Grady alum uses theatrical talent, passion as career

Photo courtesy of:

The Southerner

Photo courtesy of:
Photo courtesy of:

From her roles in numerous productions, to her work directing and acting, Grady alumnus Danielle Deadwyler, Class of 2000, has made a name for herself, using talent and a passion to convey her message.

“Recognizing and acting on my potential has been a big success,” Deadwyler said.  “I’m less inclined to give myself credit because I’ve got a long way to go. But I’m proud of my family, proud of my arts family, and excited about the projects swirling around me right now.”

After receiving her Masters of Arts in American Studies from Columbia University, the actress starred in shows all over TV. Deadwyler guest starred in Black Entertainment Television’s “Being Mary Jane’’ and has become a series regular in the Oprah Winfrey Network’s “The Haves and the Have Nots.’’ She has also performed locally in “The C.A. Lyons Project’’ at the Alliance Theatre.

Deadwyler has been very successful in her young career but she looks toward the future to further explore her passion in the field of theater.

She is currently working on a performance art project with the Living Walls organization, an Atlanta nonprofit that supports local artists. The organization chose Deadwyler as the inaugural recipient of the Laura Patricia Calle Grant, which recognizes artists who work to educate and promote social equality.

Deadwyler’s mission is what inspires her to act and take part in performance arts.

“Feminism or womanism is an imperative aspect of what I practice because my awareness is heightened to the inequities that oppressed people experience,” Deadwyler said. “My intention is to explore the ways oppressed groups like black women navigate these challenges presently, and how they historically rebel and create space for healing.”

Many students at Grady share Deadwyler’s beliefs.

“The more we talk about these issues, the more you hear other people’s opinions, and the more change we get in the way you look at something that someone experiences everyday,” junior Alanzo Price said. “I think it’s great what [Deadwyler] is working for. It is extremely important for people to talk about issues like racism and sexism, especially when it’s coming from the actual person who’s experiencing the prejudice. ”

Moreover, some students have worked to create change in the areas of race and gender equality. 

“A lot of people wouldn’t ever try to do anything,” said junior Nina Stern, who helped lead Grady Feminists For Dress Code Reform two years ago.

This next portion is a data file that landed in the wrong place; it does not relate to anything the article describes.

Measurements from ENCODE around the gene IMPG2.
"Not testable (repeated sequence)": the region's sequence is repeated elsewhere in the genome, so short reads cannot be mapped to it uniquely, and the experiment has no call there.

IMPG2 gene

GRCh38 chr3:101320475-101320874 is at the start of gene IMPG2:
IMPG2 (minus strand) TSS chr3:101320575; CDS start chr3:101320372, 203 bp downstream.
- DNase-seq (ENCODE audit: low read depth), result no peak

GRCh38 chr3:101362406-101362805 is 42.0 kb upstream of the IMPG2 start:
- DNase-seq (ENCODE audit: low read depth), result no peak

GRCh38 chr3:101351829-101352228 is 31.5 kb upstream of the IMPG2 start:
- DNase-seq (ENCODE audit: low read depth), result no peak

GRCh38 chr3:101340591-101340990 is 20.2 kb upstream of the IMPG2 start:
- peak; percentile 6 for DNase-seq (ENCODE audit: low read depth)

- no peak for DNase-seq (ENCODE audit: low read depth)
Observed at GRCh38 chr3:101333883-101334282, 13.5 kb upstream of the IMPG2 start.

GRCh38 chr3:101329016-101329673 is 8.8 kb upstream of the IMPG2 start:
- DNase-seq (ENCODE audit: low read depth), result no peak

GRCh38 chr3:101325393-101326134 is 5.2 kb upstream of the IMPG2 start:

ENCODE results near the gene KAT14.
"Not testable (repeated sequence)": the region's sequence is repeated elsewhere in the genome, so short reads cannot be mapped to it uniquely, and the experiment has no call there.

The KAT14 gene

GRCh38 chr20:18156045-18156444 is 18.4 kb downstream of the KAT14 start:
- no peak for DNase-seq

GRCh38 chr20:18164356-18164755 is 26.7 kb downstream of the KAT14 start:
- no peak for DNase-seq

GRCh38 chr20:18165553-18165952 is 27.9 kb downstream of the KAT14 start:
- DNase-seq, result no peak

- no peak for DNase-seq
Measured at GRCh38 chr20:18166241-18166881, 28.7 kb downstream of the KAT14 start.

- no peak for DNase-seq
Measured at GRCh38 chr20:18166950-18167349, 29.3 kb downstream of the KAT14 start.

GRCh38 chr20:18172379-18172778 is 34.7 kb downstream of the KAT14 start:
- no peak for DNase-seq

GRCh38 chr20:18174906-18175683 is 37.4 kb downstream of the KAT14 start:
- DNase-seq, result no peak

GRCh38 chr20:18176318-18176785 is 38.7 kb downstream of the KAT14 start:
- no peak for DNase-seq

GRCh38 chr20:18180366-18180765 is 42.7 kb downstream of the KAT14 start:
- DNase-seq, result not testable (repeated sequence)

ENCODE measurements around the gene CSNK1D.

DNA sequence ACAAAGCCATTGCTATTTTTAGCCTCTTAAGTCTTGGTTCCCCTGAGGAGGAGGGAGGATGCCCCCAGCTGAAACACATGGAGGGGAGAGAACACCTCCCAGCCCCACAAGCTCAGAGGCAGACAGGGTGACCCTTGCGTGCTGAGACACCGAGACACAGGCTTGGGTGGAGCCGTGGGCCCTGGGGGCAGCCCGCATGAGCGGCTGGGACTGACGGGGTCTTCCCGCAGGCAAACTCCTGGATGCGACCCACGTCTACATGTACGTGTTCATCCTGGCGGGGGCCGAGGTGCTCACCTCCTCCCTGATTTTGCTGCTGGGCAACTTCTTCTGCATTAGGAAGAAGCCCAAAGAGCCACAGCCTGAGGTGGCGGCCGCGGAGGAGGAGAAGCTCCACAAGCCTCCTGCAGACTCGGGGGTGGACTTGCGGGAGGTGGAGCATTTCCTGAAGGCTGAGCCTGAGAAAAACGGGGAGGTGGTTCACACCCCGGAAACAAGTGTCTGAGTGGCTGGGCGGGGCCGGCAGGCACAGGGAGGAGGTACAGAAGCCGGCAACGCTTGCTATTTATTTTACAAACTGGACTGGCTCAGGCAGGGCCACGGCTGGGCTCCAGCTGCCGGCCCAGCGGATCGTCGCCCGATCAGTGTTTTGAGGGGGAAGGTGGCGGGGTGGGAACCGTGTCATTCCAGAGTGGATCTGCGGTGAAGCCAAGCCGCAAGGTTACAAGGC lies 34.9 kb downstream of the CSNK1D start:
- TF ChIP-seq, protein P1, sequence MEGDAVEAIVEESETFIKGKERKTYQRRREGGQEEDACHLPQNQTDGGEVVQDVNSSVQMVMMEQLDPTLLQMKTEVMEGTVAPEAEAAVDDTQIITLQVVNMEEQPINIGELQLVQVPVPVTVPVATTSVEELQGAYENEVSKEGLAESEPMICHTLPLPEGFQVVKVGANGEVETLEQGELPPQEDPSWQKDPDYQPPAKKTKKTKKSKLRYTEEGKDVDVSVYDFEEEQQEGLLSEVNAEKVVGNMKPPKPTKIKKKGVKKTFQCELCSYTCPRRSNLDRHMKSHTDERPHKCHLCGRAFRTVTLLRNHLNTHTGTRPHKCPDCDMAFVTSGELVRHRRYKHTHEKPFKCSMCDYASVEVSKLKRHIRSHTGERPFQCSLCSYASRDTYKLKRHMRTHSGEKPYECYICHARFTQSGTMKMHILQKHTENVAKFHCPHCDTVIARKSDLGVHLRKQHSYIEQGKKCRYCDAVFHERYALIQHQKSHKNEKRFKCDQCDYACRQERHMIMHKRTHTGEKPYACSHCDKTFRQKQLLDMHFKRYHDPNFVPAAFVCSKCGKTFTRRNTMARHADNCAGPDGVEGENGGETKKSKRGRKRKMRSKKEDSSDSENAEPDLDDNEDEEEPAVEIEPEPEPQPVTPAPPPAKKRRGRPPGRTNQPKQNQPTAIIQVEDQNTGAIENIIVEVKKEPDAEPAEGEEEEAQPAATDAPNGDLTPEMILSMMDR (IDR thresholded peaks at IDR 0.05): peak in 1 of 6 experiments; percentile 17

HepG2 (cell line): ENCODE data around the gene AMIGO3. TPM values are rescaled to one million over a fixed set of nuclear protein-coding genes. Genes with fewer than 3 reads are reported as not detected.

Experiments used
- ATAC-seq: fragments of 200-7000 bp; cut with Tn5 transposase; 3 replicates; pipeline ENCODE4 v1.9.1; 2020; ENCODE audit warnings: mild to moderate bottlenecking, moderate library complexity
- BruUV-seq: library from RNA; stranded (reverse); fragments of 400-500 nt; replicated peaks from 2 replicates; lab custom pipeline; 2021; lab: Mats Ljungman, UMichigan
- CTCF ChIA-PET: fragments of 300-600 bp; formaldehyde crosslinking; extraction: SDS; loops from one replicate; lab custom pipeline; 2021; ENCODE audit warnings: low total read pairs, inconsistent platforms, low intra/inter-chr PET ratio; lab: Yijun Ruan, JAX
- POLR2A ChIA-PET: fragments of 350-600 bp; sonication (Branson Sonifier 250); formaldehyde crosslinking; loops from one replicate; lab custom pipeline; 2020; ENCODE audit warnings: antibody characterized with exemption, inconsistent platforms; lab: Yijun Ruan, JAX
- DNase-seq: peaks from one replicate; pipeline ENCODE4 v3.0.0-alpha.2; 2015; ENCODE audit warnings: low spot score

The movement helped raise the issue of restrictions on the girls dress code.

“What Danielle is doing is really important,” Stern said. “It shows us that if you have a problem, do something about it.”

Deadwyler said Grady left a lasting impression on her.

“Grady was integral to my career,” Deadwyler said. “It provided early knowledge of performance, theory, media, theatre, and the platforms to practice what I do now. I had a full pre-education to my career now.”

Grady drama teacher and long time drama director Lisa Willoughby, who taught a freshman Deadwyler in an introductory drama course, believes that theatre is a great place for self-expression.

“Unlike most arts, theater has to have an audience at its most basic level, it’s a community,” Willoughby said. “Instead of other arts where the art can be in isolation, theatre gives the audience the opportunity to attend and consider others’ ideas.’’

Some students in the Grady theater department are inspired by all of Deadwyler’s accomplishments. Kendall Stroud, who has held major roles in Grady plays such as “The Secret Garden,’’ also sees theatre as a great vehicle of expression.

“Acting, singing, dancing, everything artistic really, was created to tell a story or to express an emotion and it’s one of the few things that I feel can speak to the hearts of anyone,” Stroud said. “I think it’s great what she’s doing. It’s refreshing to see someone do something positive in the entertainment industry.” Deadwyler is very thankful to have found theatre and a platform to express herself.

“I happen to have been privileged enough to work in film, television, and performance art,” Deadwyler said. “Theatre showed me the energy, the discipline and the collaborative effort that goes into art making and I’ve been committed ever since.” ?